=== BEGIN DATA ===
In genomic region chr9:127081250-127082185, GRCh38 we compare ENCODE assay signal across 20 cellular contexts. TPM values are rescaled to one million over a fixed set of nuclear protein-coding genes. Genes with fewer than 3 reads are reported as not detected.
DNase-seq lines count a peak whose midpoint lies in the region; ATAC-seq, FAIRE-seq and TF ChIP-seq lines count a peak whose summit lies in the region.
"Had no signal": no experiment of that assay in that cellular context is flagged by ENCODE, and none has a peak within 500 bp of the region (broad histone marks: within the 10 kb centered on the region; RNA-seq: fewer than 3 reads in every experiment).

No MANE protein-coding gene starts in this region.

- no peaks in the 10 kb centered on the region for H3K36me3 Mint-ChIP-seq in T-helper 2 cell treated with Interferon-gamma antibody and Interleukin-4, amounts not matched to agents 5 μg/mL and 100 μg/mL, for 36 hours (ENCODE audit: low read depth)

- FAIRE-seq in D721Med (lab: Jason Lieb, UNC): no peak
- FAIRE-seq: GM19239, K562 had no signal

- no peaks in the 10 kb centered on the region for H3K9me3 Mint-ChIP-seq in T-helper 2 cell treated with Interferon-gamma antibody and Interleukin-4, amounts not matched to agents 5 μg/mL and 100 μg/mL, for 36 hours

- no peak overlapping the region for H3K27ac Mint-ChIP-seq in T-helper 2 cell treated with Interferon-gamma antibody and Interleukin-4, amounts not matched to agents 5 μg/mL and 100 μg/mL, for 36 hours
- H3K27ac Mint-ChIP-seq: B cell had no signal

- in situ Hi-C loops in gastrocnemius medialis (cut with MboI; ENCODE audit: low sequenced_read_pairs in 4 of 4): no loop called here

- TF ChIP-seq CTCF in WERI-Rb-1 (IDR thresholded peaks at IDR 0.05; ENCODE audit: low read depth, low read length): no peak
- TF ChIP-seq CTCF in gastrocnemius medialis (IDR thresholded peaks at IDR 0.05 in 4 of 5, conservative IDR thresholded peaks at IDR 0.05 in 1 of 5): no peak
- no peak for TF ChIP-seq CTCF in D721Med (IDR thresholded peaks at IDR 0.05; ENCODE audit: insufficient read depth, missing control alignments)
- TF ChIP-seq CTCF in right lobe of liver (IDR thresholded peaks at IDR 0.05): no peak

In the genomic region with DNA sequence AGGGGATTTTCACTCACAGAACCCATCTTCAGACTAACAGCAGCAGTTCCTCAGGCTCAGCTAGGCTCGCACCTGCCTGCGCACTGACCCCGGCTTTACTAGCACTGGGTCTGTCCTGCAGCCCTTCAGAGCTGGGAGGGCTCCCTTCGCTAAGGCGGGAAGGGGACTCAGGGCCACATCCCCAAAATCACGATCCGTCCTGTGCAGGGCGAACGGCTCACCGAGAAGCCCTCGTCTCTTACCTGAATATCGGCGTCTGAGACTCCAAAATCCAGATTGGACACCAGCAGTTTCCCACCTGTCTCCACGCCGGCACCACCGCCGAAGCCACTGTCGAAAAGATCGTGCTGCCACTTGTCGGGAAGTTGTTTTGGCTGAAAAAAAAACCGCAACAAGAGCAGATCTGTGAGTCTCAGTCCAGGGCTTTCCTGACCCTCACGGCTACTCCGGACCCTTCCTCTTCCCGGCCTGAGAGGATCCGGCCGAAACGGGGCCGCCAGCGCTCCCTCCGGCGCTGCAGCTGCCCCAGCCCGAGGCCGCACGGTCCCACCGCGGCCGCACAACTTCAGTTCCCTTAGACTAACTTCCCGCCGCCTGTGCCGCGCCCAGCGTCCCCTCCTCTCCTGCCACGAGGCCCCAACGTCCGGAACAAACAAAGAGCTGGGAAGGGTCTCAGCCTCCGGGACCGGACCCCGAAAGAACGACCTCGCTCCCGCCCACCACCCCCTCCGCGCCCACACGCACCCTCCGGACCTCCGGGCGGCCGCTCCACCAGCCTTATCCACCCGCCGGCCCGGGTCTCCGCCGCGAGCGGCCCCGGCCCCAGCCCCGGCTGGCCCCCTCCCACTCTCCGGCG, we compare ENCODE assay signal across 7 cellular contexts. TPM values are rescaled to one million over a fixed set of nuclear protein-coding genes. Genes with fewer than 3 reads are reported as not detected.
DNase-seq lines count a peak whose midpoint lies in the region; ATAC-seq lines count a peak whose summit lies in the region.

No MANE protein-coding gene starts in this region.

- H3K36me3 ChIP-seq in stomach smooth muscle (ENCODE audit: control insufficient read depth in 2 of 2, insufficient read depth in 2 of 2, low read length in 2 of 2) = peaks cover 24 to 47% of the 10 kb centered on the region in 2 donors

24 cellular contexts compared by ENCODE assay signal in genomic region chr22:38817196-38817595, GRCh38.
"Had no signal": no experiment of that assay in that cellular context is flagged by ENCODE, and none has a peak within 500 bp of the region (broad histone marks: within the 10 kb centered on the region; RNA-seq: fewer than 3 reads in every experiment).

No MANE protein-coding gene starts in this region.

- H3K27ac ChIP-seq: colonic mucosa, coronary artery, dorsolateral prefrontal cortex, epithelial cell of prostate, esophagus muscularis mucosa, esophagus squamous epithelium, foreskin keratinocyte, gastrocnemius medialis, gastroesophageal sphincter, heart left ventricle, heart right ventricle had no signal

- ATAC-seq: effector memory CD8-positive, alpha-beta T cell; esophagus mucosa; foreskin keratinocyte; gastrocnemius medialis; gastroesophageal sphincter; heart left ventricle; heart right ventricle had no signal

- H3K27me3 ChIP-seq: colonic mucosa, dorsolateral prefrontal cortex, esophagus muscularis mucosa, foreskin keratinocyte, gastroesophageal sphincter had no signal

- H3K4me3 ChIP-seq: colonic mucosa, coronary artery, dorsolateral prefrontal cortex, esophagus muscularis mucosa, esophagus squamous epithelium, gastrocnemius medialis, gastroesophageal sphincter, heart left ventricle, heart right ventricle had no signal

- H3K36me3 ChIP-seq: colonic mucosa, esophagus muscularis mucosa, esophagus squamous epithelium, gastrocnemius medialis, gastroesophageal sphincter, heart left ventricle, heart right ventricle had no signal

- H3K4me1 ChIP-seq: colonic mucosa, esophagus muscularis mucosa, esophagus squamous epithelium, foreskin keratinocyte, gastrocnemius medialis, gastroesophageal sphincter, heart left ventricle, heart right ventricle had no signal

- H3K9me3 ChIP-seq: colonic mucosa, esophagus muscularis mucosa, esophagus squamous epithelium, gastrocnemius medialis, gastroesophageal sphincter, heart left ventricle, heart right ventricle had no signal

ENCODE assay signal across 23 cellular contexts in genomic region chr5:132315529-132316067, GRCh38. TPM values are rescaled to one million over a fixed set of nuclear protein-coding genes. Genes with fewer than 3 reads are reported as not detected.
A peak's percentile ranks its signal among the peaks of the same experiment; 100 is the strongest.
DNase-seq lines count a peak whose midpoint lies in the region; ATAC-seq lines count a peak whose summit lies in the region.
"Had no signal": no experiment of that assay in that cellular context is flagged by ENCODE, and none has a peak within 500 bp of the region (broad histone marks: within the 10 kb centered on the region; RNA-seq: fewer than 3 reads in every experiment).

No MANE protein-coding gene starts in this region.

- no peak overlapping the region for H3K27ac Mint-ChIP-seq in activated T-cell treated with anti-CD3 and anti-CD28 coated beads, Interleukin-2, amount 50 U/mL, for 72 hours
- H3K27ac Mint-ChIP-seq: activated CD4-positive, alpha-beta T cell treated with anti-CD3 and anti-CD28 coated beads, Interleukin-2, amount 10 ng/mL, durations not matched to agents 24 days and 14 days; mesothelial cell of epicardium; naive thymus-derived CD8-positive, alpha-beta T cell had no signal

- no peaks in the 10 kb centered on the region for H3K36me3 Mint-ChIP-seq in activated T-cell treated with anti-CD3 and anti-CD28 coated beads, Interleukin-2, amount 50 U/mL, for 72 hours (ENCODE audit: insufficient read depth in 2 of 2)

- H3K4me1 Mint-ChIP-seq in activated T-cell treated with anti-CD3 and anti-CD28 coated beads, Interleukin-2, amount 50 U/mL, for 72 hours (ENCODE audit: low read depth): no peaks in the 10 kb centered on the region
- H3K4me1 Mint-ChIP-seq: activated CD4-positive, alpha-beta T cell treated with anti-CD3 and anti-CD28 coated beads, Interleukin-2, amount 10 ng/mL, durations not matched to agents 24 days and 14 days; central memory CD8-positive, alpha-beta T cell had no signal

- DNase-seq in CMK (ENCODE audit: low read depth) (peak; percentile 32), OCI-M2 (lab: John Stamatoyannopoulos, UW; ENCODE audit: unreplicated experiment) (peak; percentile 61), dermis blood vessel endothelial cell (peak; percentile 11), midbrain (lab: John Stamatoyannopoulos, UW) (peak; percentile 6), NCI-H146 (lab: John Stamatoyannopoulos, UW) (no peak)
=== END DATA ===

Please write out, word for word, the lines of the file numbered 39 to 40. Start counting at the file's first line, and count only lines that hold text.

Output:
- H3K4me1 Mint-ChIP-seq: activated CD4-positive, alpha-beta T cell treated with anti-CD3 and anti-CD28 coated beads, Interleukin-2, amount 10 ng/mL, durations not matched to agents 24 days and 14 days; central memory CD8-positive, alpha-beta T cell had no signal

- DNase-seq in CMK (ENCODE audit: low read depth) (peak; percentile 32), OCI-M2 (lab: John Stamatoyannopoulos, UW; ENCODE audit: unreplicated experiment) (peak; percentile 61), dermis blood vessel endothelial cell (peak; percentile 11), midbrain (lab: John Stamatoyannopoulos, UW) (peak; percentile 6), NCI-H146 (lab: John Stamatoyannopoulos, UW) (no peak)